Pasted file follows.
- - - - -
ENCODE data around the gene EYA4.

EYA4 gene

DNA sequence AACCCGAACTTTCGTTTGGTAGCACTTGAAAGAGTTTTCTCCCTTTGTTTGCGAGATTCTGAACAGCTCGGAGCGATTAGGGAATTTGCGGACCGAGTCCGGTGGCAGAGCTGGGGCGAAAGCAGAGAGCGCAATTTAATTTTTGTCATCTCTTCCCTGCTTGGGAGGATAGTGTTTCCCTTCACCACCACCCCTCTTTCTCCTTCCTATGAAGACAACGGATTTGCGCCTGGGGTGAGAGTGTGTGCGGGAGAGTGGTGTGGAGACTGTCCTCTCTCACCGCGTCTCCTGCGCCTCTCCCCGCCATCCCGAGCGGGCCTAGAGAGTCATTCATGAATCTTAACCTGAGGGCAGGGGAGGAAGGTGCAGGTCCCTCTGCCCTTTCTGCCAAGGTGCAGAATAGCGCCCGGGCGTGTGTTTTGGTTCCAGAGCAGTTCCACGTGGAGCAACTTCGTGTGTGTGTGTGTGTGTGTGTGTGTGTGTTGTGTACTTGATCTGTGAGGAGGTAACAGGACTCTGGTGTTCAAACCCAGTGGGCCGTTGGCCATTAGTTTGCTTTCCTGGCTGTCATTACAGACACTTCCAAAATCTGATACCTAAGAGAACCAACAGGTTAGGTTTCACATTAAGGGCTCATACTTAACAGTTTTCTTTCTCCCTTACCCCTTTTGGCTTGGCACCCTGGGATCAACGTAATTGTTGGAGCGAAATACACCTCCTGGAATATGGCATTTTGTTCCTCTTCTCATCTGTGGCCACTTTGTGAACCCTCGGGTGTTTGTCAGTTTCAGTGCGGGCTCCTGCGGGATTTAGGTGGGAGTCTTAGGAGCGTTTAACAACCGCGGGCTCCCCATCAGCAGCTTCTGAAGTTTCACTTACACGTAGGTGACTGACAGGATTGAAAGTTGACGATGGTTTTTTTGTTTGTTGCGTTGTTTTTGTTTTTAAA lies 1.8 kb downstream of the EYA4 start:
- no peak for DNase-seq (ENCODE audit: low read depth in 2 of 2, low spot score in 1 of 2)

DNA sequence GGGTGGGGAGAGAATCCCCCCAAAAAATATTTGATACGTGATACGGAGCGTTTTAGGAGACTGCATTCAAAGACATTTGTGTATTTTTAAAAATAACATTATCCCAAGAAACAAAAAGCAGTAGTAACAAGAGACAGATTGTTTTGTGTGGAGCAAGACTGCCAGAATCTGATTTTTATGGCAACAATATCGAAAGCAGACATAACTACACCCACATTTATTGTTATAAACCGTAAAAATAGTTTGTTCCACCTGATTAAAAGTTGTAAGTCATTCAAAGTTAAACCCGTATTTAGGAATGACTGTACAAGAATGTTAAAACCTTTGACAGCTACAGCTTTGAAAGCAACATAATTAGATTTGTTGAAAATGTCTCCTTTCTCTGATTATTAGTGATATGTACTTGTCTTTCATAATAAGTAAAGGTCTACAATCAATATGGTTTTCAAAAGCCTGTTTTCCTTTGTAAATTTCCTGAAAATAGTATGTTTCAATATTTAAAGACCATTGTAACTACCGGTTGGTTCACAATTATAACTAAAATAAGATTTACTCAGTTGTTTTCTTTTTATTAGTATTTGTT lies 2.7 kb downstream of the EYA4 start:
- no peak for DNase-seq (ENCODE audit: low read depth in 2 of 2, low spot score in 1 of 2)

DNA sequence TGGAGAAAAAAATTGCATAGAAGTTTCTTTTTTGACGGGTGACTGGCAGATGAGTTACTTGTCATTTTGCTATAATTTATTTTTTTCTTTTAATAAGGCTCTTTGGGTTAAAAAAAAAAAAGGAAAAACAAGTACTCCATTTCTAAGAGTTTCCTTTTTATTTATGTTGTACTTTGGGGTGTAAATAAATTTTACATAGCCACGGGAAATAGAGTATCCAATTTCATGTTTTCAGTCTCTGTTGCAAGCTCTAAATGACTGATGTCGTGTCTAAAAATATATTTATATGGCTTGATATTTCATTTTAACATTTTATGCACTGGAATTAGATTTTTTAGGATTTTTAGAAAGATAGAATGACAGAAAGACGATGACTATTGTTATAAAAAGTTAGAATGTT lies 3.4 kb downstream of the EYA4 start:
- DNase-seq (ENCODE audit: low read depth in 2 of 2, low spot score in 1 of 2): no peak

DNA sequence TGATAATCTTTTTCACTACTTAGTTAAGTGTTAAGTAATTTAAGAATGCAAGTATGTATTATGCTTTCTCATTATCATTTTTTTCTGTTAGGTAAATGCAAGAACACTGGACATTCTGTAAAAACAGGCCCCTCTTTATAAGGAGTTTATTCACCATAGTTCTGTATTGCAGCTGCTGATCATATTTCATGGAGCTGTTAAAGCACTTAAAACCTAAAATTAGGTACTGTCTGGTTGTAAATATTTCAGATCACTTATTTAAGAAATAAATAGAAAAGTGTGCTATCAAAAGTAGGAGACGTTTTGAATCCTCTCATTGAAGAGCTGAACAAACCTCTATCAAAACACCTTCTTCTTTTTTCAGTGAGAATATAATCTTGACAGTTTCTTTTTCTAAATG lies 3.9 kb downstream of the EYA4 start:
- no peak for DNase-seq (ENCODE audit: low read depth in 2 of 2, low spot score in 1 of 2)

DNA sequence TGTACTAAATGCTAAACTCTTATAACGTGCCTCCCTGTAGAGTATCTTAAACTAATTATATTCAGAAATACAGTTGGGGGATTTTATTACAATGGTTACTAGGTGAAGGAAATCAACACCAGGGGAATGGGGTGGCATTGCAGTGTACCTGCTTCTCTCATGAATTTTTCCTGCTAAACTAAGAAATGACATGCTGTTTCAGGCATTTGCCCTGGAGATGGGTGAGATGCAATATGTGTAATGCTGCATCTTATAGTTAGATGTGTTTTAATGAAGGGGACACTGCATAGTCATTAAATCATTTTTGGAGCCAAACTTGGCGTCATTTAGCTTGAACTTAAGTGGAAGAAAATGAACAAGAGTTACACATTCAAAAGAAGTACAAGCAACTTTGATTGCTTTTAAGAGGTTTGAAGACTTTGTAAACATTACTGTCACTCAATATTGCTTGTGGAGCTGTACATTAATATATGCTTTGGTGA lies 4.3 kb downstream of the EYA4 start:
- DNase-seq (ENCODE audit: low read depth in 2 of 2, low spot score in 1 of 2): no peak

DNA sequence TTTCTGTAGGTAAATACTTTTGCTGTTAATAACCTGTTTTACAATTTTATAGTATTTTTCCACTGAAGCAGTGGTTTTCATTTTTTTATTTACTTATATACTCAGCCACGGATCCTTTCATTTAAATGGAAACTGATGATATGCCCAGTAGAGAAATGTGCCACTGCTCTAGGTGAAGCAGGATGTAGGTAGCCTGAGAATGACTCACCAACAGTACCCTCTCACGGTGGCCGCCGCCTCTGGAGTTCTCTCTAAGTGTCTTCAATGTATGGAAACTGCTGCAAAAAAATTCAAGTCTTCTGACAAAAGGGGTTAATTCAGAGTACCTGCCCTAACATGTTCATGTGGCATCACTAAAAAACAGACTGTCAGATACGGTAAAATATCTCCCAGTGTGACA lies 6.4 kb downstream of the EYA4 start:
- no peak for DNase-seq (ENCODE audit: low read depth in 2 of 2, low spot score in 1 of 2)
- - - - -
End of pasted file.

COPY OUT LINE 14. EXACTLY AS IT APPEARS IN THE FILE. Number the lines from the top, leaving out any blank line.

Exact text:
- no peak for DNase-seq (ENCODE audit: low read depth in 2 of 2, low spot score in 1 of 2)